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Tuesday, 2 December 2008

Knife crime

If you’re worried or concerned about knife crime in your local area or you want to know more about the laws around carrying and buying knives, all the information you need is right here.

What counts as knife crime

‘Knife crime’ is an expression that covers any crime that involves a knife.

This includes:

  • carrying or trying to buy a knife if you’re under 18
  • threatening people with a knife
  • carrying a knife that is banned
  • a murder where the victim was stabbed with a knife
  • a robbery or burglary where the thieves carried a knife as a weapon

Carrying a knife

Crimes involving knives still make up a small percentage of the total crimes committed every year in the UK, but there have been a lot of stories in the news recently where teenagers have been injured or killed by someone using a knife as a weapon.

Some people say that they carry a knife to protect themselves or make themselves feel safer, even though they would never think of using it. But did you know that you’re actually more likely to become a victim of crime if you’re carrying a knife? It could even be used to harm you by someone else.

If you do want to know more about protecting yourself, there are much easier and safer ways to do it.

What are the knife crime laws in the UK?

There are a number of different rules that apply to knives, and although it may not always seem clear what is legal and what isn't, there’s now a set of laws that try to make the rules simpler to understand.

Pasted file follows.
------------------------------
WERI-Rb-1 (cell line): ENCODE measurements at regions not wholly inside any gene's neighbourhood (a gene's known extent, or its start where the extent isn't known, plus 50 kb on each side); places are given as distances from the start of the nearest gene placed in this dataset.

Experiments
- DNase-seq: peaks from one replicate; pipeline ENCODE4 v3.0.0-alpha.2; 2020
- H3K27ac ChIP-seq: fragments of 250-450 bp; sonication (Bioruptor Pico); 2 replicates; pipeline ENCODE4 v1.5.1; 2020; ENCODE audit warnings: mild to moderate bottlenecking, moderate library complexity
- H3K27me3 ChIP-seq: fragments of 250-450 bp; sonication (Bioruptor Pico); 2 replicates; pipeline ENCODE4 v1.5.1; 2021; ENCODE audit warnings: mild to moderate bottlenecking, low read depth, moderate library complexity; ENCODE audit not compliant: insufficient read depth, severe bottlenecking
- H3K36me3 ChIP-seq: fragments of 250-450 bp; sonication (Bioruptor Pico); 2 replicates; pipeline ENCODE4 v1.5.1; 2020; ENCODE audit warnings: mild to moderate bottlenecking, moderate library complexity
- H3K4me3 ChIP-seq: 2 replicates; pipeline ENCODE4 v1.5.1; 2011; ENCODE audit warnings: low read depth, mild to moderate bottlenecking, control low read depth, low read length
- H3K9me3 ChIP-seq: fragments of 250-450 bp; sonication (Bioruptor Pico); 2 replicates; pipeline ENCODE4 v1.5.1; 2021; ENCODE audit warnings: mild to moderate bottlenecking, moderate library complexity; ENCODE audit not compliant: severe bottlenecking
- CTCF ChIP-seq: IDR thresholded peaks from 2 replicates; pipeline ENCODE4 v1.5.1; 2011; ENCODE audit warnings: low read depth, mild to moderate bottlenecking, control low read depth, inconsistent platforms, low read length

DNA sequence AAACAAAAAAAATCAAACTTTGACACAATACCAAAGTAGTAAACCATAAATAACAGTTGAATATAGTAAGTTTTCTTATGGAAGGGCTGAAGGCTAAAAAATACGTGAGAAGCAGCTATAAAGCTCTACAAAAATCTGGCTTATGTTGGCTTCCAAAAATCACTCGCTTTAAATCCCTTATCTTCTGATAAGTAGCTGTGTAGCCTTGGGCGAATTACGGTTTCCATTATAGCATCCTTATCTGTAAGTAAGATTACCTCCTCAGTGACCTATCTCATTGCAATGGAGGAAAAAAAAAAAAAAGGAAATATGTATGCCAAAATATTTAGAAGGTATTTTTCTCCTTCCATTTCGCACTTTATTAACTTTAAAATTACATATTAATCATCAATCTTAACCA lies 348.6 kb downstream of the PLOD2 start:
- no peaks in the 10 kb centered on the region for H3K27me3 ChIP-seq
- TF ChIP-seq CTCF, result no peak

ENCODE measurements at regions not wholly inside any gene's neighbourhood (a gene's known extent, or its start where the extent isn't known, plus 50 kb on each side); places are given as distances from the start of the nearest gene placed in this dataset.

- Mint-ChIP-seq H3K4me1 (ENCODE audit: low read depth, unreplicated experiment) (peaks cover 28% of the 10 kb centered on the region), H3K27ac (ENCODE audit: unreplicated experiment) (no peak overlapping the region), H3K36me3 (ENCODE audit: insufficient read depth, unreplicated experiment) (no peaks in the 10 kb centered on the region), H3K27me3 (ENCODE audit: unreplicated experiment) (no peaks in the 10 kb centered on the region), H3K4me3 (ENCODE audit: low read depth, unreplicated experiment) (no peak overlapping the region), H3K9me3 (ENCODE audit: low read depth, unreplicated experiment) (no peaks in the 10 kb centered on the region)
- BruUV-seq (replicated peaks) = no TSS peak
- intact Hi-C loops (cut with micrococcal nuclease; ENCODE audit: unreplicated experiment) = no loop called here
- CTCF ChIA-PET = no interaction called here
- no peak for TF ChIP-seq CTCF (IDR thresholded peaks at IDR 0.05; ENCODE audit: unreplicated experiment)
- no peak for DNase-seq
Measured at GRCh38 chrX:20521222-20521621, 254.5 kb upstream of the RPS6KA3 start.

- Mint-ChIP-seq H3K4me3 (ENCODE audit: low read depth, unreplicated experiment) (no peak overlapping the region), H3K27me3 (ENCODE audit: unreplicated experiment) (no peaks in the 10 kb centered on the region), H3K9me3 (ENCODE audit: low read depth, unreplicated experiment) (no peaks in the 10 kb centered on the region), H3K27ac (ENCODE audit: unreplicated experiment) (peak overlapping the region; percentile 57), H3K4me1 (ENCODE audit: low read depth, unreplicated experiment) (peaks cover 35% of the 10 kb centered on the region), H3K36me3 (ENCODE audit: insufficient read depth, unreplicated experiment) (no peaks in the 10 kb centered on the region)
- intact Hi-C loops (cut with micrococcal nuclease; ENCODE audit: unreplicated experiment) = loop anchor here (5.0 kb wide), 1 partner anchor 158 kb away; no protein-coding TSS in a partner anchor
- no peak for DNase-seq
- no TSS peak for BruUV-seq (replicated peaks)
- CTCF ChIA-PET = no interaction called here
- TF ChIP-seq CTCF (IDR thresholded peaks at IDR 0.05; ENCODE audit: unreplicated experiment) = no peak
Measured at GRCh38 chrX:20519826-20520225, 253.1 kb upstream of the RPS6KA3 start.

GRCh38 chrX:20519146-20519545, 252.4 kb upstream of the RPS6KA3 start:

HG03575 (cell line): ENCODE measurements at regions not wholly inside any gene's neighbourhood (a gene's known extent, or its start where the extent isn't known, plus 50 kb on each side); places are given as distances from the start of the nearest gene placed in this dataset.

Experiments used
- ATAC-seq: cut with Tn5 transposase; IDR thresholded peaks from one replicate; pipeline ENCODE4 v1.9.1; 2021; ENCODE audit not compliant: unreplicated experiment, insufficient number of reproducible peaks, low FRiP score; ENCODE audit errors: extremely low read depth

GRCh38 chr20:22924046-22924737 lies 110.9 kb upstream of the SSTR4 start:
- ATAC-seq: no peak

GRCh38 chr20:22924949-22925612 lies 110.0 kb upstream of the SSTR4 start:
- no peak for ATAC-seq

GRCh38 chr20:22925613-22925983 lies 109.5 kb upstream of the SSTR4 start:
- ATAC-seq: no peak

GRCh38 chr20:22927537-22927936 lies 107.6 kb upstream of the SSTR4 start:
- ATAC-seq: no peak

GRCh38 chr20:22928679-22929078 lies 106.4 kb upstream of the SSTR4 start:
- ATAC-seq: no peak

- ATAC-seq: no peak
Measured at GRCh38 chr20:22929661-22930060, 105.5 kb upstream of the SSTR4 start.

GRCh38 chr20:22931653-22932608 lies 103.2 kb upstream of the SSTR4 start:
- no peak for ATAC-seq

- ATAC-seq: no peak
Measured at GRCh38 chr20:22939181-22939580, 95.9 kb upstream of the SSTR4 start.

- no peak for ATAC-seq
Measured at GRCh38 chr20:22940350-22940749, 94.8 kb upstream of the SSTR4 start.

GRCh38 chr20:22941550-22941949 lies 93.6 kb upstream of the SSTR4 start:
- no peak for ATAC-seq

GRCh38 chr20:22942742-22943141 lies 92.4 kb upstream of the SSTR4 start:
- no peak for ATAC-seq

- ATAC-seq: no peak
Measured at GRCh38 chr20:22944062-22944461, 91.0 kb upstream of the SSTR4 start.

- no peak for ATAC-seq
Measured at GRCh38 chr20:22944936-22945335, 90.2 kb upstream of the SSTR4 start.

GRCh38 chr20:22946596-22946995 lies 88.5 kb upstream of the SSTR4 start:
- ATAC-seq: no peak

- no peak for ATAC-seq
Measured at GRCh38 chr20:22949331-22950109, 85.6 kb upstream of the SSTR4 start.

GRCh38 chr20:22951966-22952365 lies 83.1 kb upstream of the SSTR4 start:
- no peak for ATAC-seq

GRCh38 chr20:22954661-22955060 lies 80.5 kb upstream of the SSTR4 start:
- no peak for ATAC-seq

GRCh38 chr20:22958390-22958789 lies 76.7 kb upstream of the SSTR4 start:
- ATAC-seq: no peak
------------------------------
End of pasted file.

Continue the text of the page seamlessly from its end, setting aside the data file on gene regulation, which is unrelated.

The main things you should be aware of are:

  • it’s illegal to buy most types of knife if you’re under 18
  • anyone over 16 can be charged and taken to court if they’re caught with an illegal knife – even if it’s the first time they’ve been stopped by the police
  • if you're under 16 and are caught carrying a knife, you could receive a community sentence or a detention and training order
  • you could be searched at any time if the police officer or a teacher thinks you may be carrying a knife
  • even if you’re carrying a knife that you’re legally allowed to (like a penknife with a blade that’s shorter than three inches), it becomes illegal if you use it as a weapon to threaten or harm anyone

The maximum sentence for anyone found guilty of carrying an illegal knife is now four years. If you injure someone or use a knife to commit a crime the penalties could be far worse.

What you can do

If you have information about knife crime in your area and you're nervous about going to the police, you can call Crimestoppers on 0800 555 111. They will never ask for your name or try to trace the number that you're calling from.

If you already have a knife and want to get rid of it, you might want to talk to an adult who you trust. They’ll be able to help you find the best way to dispose of it. You might also want to find out when your nearest police station runs a knife amnesty. This means that during the amnesty, you can hand in your unwanted knife without having to answer questions from the police.

There are also a number of local anti-knife crime campaigns run by police authorities and councils that you may want to get involved in. They organise activities to highlight the problem, and talk with people living in the area about how the problem can be tackled.

If you're interested, call in to your nearest police station to find out about groups in your area.

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